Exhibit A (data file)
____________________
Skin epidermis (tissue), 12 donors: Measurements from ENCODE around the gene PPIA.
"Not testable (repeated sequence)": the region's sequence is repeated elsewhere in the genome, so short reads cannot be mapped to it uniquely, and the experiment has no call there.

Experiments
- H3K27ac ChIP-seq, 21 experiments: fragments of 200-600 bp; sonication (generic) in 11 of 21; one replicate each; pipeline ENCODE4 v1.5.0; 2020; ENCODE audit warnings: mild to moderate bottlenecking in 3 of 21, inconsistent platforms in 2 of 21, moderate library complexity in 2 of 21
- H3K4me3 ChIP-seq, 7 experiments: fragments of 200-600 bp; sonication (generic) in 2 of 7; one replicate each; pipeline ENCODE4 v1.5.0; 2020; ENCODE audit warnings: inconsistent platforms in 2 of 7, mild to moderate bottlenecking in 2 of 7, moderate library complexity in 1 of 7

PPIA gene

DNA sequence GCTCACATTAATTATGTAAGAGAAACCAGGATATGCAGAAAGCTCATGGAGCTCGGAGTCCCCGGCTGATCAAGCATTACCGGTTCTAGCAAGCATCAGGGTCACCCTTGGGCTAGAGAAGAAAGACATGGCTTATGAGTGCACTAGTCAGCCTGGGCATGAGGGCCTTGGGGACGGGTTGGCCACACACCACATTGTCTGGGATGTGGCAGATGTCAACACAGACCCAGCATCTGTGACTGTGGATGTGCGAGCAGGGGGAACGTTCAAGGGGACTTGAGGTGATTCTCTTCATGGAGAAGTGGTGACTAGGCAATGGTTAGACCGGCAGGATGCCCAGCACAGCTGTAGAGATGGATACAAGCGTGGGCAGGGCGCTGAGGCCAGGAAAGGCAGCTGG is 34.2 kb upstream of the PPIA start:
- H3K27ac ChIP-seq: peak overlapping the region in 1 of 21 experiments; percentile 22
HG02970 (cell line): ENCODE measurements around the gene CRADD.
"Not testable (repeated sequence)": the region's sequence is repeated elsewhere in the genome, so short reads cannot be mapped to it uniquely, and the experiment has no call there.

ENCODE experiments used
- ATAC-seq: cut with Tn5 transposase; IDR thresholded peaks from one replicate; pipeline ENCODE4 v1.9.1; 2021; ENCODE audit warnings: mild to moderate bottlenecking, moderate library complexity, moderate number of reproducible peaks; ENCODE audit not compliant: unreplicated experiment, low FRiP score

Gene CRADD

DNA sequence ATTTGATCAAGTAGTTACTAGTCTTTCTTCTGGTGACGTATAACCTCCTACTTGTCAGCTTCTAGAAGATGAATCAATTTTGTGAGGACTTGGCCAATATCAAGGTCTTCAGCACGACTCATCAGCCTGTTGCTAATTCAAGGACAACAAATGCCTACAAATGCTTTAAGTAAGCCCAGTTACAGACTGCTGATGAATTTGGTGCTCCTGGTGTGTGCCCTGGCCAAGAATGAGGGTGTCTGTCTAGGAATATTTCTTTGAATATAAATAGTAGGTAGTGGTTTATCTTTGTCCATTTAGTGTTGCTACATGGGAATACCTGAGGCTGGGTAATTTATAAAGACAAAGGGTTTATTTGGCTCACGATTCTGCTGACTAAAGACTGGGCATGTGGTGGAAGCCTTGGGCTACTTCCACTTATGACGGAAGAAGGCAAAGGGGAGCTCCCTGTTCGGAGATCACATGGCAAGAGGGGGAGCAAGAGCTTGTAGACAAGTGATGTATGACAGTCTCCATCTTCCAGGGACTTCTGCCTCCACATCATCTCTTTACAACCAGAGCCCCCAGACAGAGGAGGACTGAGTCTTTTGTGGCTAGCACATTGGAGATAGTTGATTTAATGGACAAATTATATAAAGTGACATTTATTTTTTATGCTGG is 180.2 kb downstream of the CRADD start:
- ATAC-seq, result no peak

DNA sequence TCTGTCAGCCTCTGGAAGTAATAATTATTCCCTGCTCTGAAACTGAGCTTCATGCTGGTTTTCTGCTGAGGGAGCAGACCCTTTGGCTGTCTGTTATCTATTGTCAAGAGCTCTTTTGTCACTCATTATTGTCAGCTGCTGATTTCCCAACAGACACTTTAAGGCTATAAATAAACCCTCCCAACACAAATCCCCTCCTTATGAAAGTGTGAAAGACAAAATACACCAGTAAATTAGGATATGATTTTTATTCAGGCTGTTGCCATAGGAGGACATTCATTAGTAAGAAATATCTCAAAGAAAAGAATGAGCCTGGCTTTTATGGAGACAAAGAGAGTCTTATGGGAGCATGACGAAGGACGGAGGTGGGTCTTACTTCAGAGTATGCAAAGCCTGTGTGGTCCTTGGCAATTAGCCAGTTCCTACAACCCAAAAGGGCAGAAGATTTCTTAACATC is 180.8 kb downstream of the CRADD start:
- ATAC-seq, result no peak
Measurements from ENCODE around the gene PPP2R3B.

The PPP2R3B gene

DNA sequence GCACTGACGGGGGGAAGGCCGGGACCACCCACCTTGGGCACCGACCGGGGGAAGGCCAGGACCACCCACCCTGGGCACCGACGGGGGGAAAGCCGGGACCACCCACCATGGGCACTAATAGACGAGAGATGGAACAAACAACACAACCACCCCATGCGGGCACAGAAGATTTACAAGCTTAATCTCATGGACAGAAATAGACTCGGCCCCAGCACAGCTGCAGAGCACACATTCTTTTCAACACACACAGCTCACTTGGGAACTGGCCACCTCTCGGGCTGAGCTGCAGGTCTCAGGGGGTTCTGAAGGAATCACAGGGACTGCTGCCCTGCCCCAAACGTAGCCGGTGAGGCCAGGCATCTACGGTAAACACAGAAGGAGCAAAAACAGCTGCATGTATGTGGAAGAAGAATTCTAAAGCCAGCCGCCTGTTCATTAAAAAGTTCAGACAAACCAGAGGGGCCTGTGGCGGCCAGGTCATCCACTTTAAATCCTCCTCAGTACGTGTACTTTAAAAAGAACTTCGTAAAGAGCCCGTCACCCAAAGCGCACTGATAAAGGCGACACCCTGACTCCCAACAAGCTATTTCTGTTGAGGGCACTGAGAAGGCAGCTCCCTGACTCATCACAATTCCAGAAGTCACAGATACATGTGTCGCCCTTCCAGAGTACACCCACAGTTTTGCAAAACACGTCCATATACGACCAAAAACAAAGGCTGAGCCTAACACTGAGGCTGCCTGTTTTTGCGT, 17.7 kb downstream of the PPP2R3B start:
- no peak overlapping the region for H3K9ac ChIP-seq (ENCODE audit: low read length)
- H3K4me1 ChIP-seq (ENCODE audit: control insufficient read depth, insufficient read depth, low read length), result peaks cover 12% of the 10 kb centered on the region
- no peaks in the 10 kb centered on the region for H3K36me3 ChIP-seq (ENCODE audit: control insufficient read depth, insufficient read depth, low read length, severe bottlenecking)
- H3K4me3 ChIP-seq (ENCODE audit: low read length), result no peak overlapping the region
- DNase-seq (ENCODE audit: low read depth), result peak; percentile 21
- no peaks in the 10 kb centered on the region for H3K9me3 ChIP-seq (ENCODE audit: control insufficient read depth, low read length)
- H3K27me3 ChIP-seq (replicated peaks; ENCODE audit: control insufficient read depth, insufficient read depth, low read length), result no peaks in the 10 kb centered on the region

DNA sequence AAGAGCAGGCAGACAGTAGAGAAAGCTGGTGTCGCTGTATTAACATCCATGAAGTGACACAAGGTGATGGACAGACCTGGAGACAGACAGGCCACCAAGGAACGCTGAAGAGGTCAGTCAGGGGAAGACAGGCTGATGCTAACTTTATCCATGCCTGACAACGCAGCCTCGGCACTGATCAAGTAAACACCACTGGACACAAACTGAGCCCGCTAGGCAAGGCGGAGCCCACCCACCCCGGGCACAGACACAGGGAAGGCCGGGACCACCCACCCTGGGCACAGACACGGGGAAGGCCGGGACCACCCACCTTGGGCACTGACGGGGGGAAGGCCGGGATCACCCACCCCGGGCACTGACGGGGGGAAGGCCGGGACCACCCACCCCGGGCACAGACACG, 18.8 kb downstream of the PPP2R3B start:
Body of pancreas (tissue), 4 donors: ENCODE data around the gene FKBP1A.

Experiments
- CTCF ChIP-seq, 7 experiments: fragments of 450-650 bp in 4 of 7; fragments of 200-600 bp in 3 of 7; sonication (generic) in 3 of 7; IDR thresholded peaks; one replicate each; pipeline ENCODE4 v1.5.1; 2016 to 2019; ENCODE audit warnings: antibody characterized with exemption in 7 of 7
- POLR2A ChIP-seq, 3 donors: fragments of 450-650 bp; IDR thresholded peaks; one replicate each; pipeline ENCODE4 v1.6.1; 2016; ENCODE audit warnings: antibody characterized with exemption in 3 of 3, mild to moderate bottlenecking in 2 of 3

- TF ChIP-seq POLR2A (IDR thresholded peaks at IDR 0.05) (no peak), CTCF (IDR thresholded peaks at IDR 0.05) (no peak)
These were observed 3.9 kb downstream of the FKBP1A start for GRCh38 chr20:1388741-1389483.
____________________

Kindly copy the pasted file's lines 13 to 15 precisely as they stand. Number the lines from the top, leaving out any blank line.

Gene CRADD

DNA sequence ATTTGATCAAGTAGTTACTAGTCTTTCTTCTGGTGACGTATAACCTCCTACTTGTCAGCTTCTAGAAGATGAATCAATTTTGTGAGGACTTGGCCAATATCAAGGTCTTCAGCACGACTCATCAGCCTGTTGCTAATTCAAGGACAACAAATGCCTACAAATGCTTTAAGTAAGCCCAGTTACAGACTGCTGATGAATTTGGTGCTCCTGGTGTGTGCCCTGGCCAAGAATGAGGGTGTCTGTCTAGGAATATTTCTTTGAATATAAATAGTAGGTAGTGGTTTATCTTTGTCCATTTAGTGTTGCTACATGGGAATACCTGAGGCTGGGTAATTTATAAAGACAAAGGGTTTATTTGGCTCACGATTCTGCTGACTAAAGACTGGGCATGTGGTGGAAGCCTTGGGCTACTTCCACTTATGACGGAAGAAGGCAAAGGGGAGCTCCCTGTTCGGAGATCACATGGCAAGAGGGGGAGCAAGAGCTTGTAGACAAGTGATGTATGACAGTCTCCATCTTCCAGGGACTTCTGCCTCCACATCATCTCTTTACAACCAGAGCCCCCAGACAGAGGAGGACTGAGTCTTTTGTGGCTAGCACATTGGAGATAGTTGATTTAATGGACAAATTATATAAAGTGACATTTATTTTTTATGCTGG is 180.2 kb downstream of the CRADD start:
- ATAC-seq, result no peak